Sunday, April 29, 2012

Tideland

Terry Gilliam, the American Python, the only American member of the Monty Python, and the crazed genius behind the troupe's distinctive, surreal animation. When Monty Python split up, Gilliam established himself as an idiosyncratic director in his own right with such unique sci fi and fantasy movies as Time Bandits, Brazil, and Twelve Monkeys. He also delved into more dramatic fare with the likes of The Fisher King and Fear and Loathing in Los Vegas, although even these films retained his bizarre visual style and sensibilities.

Tideland (2005), more in the style of those latter two movies, is distinctively Gilliam. A borderline horror movie in the vein of Psycho or The Texas Chain Saw Massacre, Tideland plays as an extremely warped and some might say troubling variation of Alice in Wonderland, and like some of Gilliam's earlier work, it's about childhood and imagination and how those can be shields against the hardships of reality. Tideland also shows how too much imagination and denial of reality can drag someone into deep trouble. It's a hallucinatory meditation on the danger of innocence.

Jeliza-Rose (Jodelle Ferland) is the 11-year-old daughter Noah (Jeff Bridges), an aging hippy musician with a heroin addiction, and Queen Gunhilda (Jennifer Tilly), a white-trash type who loves chocolate. When Queen Gunhilda overdoses, Noah takes Jeliza-Rose to the abandoned farmhouse of his dead mother to hide, but before long, he's dead too. Jeliza-Rose doesn't seem to notice her father continually decomposing and becomes lost in her little fantasy world along with her "friends," the disembodied Barbie doll heads she carries around on her fingertips. They all have different names and personalities (and are all voiced by Ferland): Mustique, Sateen Lips, Baby Blonde and Glitter Gal. Jeliza-Rose also encounters another pair of strange characters: Dell (Janet McTeer), a one-eyed beekeeper mistaken for a witch, and Dickens (Brendan Fletcher), Del's lobotomized, epileptic brother.

In his introduction on the DVD, Gilliam says many people will hate this movie, many will love it, and many will not know how to react, and he's right. This is a challenging, alienating, dark, and often unpleasant film, especially when you consider the main character is a young girl. We see her perform many questionable actions: preparing the heroin for her father to inject, dressing up his corpse with a wig and makeup, and, in probably the most unsettling part of the movie, becoming the "girlfriend" of Dickens, who must at least be 30. We even see the two kiss. We see Jeliza-Rose engage in all this behavior without understanding what it means. Without any parental or adult guidance, she's left to her fantasies, and this distorts her perception of reality.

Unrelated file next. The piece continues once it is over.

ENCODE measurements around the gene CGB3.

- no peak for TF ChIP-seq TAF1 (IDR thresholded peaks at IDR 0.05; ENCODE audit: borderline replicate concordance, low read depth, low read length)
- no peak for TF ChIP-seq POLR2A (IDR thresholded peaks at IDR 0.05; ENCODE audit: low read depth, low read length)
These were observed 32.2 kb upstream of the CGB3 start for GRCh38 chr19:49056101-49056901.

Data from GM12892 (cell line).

Gilliam's strong visual style remains on display. We get rather beautiful shots of wheat fields and a fantasy sequence of Jeliza-Rose swimming underwater. Then we get shots of that living spaces that Leatherface would feel right at home in: dank walls, rotten wood, filth, stuffed animals (as in taxidermy), flies buzzing on Noah's corpse (which is increasingly worse for wear and always propped up in his chair), and the warped angles on Jeliza-Rose's doll heads that make them appear larger than her.

I think my problem with Tideland is that there's too much of it. Gilliam is a famously indulgent filmmaker when it comes to style, but at two hours in length, Tideland is at least a half hour too long and repetitious. There's not enough story to justify the running time. I took similar issue with Fear and Loathing in Los Vegas; the same point is hammered home repeatedly without much variation while the on-screen depravity piles on. What begins as shocking but intriguing gradually becomes tedious and merely uncomfortable.

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